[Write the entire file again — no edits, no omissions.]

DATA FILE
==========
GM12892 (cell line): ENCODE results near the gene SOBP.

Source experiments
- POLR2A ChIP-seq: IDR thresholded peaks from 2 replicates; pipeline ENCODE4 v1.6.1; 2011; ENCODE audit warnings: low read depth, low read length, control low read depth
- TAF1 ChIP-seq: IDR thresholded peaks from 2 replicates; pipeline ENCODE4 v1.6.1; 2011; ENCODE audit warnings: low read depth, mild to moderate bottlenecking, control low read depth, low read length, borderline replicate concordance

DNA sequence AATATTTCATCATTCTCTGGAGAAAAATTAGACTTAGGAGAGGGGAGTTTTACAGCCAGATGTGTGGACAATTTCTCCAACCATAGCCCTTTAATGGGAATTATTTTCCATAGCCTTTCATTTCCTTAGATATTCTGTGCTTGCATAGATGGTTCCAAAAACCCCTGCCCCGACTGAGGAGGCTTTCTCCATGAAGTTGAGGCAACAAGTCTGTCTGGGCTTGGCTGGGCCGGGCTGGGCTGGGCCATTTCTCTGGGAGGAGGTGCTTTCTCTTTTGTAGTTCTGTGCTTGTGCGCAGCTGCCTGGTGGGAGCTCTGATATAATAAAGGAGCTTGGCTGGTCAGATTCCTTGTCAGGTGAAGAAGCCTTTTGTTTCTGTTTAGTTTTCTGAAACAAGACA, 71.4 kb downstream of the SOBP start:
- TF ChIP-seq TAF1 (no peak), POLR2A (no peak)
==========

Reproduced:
GM12892 (cell line): ENCODE results near the gene SOBP.

Source experiments
- POLR2A ChIP-seq: IDR thresholded peaks from 2 replicates; pipeline ENCODE4 v1.6.1; 2011; ENCODE audit warnings: low read depth, low read length, control low read depth
- TAF1 ChIP-seq: IDR thresholded peaks from 2 replicates; pipeline ENCODE4 v1.6.1; 2011; ENCODE audit warnings: low read depth, mild to moderate bottlenecking, control low read depth, low read length, borderline replicate concordance

DNA sequence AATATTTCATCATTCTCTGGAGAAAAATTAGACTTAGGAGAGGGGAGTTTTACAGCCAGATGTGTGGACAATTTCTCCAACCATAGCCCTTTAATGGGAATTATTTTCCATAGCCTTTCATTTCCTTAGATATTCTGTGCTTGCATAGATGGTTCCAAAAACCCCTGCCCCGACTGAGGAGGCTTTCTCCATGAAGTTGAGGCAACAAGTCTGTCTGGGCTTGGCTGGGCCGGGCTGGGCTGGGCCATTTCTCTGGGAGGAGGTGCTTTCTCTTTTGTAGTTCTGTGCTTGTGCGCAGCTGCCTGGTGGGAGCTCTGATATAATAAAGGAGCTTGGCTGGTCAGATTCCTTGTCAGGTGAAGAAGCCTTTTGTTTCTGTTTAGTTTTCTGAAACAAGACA, 71.4 kb downstream of the SOBP start:
- TF ChIP-seq TAF1 (no peak), POLR2A (no peak)